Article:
Thursday 23 October 2014

Meet the people who will benefit from the ice-bucket challenge

Fiona Gribben

Published 27/08/2014 | 12:19

Catriona O'Brien (left) Motor Neuron Disease sufferer
Lord Mayor of Dublin Christy Burke takes part in the ice bucket challenge in aid of Light it up Gold for Childhood Cancer Awarenes and Irish Motor Neurone Disease Association

THESE are the people who will benefit most from the Motor Neurone Disease ice-bucket challenge.

The charity fundraising initiative has taken the country by storm with thousands of videos showing participants dousing themselves with freezing water in aid of the Irish Motor Neurone Disease Association (IMNDA).

The condition affects about 300 people in Ireland and for these sufferers the challenge presents an invaluable opportunity to raise much need funds and awareness for the rare disease.

For one Dublin family the viral sensation, which has raised €850,000 for the charity so far, was a chance to highlight their very personal connection to the condition and they stand to benefit from the support of IMNDA.

Luke O'Shaughnessy whose mother Christine from Kilnamanagh was diagnosed with Motor Neurone Disease (MND) in May of this year features in a unique risqué send up of the craze along with other members of his family.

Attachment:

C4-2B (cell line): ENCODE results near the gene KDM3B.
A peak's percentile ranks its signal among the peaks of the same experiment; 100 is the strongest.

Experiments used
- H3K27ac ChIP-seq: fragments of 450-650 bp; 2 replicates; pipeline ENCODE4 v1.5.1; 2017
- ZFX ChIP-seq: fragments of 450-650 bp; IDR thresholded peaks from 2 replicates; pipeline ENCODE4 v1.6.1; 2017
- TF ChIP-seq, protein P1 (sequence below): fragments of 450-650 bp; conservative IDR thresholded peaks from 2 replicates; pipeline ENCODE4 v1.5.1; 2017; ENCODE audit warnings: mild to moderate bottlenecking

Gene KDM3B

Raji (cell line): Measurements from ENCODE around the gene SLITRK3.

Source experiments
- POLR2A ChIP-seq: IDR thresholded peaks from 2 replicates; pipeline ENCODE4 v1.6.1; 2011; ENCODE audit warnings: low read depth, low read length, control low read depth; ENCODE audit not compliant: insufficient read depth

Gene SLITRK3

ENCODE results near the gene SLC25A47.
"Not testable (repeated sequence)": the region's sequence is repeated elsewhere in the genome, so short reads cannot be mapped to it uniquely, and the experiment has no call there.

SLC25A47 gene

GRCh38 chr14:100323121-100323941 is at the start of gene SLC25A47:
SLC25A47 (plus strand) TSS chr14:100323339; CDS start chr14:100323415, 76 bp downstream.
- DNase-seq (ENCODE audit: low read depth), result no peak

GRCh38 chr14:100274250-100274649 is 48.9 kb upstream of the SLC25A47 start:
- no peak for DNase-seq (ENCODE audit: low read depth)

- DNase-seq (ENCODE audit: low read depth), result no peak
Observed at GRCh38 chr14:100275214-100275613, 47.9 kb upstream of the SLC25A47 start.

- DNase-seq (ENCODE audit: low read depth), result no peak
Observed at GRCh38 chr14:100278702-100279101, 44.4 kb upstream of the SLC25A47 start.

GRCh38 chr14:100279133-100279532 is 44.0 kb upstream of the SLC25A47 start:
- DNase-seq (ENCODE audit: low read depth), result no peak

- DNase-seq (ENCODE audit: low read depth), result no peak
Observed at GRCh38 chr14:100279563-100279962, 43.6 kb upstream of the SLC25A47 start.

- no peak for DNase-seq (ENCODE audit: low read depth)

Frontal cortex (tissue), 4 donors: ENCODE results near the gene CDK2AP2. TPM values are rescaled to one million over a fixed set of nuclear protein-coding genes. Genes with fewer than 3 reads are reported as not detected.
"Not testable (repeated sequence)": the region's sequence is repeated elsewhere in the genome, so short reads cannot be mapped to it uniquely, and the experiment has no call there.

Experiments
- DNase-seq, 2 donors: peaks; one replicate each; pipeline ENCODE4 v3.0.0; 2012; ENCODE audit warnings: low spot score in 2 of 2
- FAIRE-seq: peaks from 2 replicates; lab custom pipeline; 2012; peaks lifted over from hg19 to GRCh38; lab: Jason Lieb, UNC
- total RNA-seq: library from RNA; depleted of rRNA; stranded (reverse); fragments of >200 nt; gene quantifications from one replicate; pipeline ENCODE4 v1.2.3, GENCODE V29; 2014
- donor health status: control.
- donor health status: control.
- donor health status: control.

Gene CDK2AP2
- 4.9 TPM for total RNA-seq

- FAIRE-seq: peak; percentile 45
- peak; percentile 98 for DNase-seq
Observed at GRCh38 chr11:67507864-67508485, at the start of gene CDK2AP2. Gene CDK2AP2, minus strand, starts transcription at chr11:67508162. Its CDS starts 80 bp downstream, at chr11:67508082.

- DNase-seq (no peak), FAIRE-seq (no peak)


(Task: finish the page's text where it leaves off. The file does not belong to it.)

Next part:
According to the 28-year old, the clip reflects the family's attitude to the MND.

"It is a very cruel disease with devastating consequences, as a family we try and be as positive about things as we can," he told the Herald.

"We deal with it with as much humour as possible, I suppose this makes it easier to cope."

Catriona O'Brien from Galway was also diagnosed this year in April. However looking at the photos she has shared on Facebook you would never guess that the beautiful young woman is battling the incurable condition.

The resilient Galway women said she wants to be "the next Stephen Hawking and outlive the blasted thing."

"It is progressing quite quickly, which terrifies me," she said. "Some days I need help getting dressed, walking, or with simple things like getting out of a chair."

The mum-of-one described how she was refusing to succumb to her illness and was instead focusing her energies on raising awareness of MND.

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